The Seven Crystal Balls
In The Seven Crystal Balls (1948), Seven scientists mysteriously fall into a profound state of lethargy. As Calculus has disappeared,Tintin and Captain Haddock set off in search of the Professor. Created in 1929 by Georges Remi - who was already signing his drawings under the pseudonym of Hergé - Tintin will be subjected to twenty three adventures whose success - among those between 7 and 77 - has yet to wither.
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Ah! Mrs. Clarkson
Mrs. Clarkson is married to one of the members of the expedition in which Professor Tarragon took part. Her brief - too brief - appearance in The Seven Crystal Balls remains unforgettable not only because she is a ravishingly preppy blond lady but also because women, pretty or not, occupy a very limited space in the world of Tintin.
At the Music-Hall Palace, Tintin is surprised to see on stage General Alcazar, whom he once met in South America. Driven out of San Theodoros by a coup d'etat by his eternal rival, the general has indeed become a dagger thrower under the name of Ramon Zarate.
If he does not play a leading role in The Seven Crystal Balls, Alcazar nonetheless testifies, by his presence in this story, to the pleasure Hergé took in the "return" of his characters.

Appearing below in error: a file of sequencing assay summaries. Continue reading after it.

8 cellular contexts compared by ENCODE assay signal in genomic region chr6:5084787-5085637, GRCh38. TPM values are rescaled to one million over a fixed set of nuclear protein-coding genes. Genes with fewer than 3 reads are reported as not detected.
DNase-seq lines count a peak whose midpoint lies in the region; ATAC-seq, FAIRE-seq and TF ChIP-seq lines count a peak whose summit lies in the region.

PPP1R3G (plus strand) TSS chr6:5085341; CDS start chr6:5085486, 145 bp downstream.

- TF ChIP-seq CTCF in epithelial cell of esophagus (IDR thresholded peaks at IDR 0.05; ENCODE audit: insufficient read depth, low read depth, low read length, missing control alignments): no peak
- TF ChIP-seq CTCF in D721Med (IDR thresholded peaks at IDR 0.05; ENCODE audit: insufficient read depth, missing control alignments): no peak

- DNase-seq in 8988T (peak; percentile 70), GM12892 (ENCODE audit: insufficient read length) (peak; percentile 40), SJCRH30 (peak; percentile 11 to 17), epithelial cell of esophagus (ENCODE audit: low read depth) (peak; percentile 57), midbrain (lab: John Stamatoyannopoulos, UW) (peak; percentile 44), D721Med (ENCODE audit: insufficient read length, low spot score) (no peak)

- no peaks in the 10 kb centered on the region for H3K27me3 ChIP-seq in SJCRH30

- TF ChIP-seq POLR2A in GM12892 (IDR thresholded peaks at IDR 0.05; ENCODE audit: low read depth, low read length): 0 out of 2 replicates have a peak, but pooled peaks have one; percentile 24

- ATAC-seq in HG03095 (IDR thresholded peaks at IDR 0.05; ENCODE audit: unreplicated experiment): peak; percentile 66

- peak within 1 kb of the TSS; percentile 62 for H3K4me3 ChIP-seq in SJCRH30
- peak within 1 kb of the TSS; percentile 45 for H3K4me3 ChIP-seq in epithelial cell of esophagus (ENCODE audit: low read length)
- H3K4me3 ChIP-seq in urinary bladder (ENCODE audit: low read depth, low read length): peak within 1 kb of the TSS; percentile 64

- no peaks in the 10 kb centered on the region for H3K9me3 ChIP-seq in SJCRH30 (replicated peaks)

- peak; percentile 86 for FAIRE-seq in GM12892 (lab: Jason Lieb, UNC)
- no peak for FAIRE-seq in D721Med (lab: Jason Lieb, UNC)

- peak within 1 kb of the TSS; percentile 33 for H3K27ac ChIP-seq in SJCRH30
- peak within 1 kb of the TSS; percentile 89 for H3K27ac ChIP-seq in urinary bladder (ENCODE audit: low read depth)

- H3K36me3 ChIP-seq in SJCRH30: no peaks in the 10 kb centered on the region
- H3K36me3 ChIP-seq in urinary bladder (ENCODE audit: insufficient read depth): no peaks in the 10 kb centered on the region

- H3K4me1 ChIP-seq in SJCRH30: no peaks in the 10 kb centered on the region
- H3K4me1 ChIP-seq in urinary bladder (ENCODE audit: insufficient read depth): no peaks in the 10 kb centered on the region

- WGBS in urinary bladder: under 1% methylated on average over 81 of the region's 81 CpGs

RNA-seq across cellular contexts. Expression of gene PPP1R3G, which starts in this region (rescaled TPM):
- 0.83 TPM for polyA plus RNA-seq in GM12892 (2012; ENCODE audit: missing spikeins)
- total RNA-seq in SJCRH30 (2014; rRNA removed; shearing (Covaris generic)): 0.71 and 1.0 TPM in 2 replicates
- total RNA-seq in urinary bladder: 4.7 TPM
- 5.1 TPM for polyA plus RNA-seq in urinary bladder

In 1944, as he had not yet created the heroes-on-paper which would make him famous, Edgar Pierre Jacobs became Hergé's assistant. They worked together on The Seven Crystal Balls which certainly explains the presence of this spirit of mystery and fantastic so dear to the creator of Blake and Mortimer and who is depicted by Hergé, harboring his legendary bow-tie, standing in a balcony on the left of the Hippodrome theater.
The house of Professor Tarragon exists!
Just like the six other scientists with whom he discovered the Inca tombs in Peru, Professor Tarragon falls into a lethargic sleep.
© Hergé / Tintinimaginatio - 2024
The house which served as the model for his peaceful bourgeois residence can still be seen in Brussels, close to where Hergé used to live in the 1940's.
Who is afraid of Rascar Capac?
The mummy of Rascar Capac that Professor Tarragon and his colleagues brought back from Peru, is proudly displayed in the living room of his house.
Created by Hergé for the purpose of this story, the mummy named after “he-who-unleashes-the-fire-of-heaven” was inspired from a piece Hergé found as it was part of a private collection in Brussels.
“On to Saint-Nazaire!”
This is to Saint-Nazaire that the trail of Professor Calculus kidnappers first takes Tintin and Captain Haddock. A local association called - for good reasons - “Les 7 Soleils” (The 7 Suns), took the initiative to recreate the journey of both our heroes in the renown harbor city by displaying in an exhibition, giant reproductions of some “Nazairian” vignettes of the album.